Friday, July 3, 2009

The Keeper

By Gracie Prior
I believe that I am a "keeper." "When my second son was born, he weighed nine pounds and three ounces. When I took him to my doctor, he looked at him and said, "he's a keeper." Did that mean he's a big one, like you would keep a big fish? It was a compliment and I think he meant, he's really cool. When I say, I'm a "keeper," I don't have these sentiments in mind at all. No, I am an "observer of rites." This is Webster's definition of the word.
"Observer of rites." has a wonderful sound. I believe every family should have an archivist who details the history of the family. Through journals, photo albums, scrapbooks, boxes of artwork, and small memorabilia, a history takes place that can be assessed at any time. When I look at my photo album and see a picture of myself sitting in a chair wearing a simple outfit, and my two small boys wearing somewhat mismatched clothes, I laugh. I see the smiles on all of our faces and I know that being with them was more important than having a better wardrobe.
Seeing into our history, we can see our mistakes and our achievements. As an observer of rites, I have preserved my family's joyful journey through three high school graduations, three college graduations, a sweet sixteen party, a wedding, a twenty-fifth anniversary, and a new grandson. Coming up is another wedding to be documented as well as much about the baby.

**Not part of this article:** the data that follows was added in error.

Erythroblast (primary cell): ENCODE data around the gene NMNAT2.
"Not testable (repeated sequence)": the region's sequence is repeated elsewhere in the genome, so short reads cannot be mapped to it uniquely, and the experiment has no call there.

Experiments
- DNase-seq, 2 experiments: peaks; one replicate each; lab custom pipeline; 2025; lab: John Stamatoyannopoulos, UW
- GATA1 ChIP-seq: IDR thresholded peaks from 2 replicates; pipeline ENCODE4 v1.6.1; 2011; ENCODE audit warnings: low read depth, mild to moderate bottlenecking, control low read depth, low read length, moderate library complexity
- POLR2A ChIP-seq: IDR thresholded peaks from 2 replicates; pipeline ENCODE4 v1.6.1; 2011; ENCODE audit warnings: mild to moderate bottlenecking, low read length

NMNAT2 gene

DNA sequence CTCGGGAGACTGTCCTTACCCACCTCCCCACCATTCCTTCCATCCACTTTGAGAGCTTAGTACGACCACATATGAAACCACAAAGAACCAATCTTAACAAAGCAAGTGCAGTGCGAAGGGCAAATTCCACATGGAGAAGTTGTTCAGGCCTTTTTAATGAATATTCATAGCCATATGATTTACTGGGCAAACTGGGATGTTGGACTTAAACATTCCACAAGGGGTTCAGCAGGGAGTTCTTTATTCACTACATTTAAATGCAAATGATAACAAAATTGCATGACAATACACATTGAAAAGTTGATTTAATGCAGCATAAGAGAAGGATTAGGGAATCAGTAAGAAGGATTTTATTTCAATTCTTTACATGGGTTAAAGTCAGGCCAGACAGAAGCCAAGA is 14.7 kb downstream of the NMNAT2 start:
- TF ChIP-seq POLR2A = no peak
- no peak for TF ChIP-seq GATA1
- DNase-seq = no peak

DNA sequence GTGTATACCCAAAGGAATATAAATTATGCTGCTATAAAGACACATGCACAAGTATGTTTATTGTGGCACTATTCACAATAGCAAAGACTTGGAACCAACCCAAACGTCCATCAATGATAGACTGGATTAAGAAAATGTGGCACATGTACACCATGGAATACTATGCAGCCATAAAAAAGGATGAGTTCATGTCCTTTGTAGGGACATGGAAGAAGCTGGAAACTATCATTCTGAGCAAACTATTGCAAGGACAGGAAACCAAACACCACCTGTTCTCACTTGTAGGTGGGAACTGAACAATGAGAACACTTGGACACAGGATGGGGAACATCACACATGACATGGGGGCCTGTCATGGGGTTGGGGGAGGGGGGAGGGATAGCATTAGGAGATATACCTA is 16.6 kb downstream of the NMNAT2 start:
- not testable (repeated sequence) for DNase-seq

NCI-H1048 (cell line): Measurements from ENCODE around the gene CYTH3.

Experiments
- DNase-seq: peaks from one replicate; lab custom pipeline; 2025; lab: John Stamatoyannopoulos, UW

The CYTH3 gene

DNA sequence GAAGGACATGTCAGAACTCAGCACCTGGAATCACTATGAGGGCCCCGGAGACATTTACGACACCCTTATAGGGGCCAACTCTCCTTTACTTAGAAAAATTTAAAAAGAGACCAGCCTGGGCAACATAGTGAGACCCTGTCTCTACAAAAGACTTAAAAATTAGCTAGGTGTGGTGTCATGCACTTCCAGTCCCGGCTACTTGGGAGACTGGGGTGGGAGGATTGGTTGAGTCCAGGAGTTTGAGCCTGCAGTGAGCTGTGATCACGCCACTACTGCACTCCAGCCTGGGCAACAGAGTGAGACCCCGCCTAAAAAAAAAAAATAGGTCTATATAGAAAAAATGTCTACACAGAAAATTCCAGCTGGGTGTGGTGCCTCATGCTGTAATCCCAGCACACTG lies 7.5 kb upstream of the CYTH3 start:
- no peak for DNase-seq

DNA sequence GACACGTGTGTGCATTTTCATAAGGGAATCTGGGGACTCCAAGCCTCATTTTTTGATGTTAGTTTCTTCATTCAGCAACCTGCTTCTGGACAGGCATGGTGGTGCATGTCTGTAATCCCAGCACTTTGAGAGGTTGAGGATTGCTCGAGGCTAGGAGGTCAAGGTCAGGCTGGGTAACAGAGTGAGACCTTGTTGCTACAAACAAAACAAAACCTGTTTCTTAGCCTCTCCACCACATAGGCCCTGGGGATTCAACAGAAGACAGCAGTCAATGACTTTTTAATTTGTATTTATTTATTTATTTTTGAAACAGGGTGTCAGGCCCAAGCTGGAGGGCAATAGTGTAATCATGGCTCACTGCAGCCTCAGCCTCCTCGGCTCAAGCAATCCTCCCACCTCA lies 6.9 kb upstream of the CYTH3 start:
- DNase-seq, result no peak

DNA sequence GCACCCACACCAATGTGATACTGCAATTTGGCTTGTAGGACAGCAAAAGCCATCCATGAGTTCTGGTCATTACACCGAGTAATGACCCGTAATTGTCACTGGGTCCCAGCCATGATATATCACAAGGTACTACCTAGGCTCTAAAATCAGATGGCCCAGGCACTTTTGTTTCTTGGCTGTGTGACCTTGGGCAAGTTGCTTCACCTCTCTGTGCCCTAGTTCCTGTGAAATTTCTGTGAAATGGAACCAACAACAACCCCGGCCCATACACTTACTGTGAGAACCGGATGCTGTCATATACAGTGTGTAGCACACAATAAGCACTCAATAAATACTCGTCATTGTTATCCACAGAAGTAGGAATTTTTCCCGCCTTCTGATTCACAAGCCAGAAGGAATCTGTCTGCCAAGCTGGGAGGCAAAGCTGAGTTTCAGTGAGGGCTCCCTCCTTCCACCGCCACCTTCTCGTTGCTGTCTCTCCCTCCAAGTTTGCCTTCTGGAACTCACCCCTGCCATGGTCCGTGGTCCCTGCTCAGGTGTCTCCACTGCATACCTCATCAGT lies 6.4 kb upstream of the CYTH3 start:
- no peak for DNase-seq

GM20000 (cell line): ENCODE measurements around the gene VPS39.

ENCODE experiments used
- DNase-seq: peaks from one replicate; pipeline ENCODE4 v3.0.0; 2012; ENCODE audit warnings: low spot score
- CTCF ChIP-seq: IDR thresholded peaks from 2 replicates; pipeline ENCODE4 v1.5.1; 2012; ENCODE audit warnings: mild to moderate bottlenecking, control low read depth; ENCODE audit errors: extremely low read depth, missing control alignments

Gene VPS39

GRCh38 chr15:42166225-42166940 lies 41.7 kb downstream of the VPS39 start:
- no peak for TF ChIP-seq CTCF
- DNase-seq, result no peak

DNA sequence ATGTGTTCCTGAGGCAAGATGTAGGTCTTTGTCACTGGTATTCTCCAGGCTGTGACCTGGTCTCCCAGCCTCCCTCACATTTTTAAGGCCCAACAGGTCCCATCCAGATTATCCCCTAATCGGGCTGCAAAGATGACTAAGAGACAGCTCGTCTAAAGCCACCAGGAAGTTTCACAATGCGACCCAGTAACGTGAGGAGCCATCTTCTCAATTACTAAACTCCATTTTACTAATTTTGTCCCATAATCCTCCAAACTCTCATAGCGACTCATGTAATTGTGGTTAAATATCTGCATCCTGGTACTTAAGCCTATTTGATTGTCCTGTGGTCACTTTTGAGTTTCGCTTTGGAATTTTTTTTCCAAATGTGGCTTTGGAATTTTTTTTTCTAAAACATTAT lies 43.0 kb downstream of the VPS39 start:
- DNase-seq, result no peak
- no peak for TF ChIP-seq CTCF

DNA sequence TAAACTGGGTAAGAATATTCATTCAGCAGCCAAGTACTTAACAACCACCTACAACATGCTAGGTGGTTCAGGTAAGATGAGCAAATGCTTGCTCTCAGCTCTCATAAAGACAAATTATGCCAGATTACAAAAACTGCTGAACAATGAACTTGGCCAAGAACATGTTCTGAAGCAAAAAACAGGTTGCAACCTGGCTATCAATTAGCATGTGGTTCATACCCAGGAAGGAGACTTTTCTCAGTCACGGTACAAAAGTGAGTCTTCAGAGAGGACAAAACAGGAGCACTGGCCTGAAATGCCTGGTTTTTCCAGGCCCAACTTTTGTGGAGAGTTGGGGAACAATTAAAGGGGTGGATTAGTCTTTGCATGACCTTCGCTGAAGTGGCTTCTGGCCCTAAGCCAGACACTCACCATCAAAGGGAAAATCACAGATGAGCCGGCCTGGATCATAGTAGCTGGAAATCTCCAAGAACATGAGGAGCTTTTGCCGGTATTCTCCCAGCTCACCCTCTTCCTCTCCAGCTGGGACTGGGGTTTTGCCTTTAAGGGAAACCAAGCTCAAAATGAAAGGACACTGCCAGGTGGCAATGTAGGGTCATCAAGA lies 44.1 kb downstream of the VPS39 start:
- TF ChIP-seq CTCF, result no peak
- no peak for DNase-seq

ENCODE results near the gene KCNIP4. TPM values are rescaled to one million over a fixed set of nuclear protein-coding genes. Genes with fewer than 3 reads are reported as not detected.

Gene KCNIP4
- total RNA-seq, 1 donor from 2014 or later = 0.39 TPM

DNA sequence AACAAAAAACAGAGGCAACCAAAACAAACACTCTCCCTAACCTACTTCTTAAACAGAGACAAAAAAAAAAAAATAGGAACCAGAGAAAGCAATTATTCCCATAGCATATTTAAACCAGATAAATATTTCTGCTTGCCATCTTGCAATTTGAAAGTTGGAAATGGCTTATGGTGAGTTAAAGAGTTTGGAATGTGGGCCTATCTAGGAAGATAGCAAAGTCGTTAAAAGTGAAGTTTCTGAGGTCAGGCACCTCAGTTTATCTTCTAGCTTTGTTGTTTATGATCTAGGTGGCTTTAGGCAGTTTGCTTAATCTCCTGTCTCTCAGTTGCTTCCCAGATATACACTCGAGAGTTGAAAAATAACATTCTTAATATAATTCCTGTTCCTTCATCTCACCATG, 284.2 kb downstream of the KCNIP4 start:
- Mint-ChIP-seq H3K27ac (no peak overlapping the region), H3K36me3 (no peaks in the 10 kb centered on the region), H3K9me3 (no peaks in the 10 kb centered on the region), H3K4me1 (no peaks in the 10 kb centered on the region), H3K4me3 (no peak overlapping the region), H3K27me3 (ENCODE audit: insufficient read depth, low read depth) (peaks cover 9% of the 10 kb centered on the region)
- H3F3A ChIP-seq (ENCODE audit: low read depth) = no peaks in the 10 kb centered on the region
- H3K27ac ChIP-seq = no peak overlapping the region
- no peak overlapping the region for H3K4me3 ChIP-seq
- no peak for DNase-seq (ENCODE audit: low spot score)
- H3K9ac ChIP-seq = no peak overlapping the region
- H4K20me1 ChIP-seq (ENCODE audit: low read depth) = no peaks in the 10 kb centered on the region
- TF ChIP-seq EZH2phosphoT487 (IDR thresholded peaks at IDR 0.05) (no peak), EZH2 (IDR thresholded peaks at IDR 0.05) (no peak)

In my albums, there are photos which, just to look at them, cause me pain. I know someone wasn't happy that day. There was the quarrel, the accident, the illness, the rainy vacation. My mind is keen to remember each snippet of time and in these sad ones, I try to think what I could have done differently.
"Keeping" is not collection junk. That is not my intention. I am fastidious about going through things on a regular basis and throwing out what is not important, to make room for what is new. I start with the new joys in our lives, record them in some way and then gather up all the old treasures and cherish them. Living in the present is essential, but the very act of recording adds value to the events themselves. For example, I underline in my books to remember, often not going back to reread. Noting the special words imbeds them in memory. So an archivist always records, not just to save, but to underline the value of the present.
Though a family may not appreciate a keeper, a vital service has been performed. Without a keeper, how would progress be evaluated? A keeper is, in every sense of the word, desirable.


  1. Nine pounds three ounces! Ouch! You're a keeper all right! I really enjoyed this post. One of my favorite things to do is to get out the photo albums. It's a nice reminder of how much I have and how much I've been given.

  2. What a neat post! I regularly go through things too, but I have a special box for each of our children in which I keep special remembrances for them! And a box for myself too.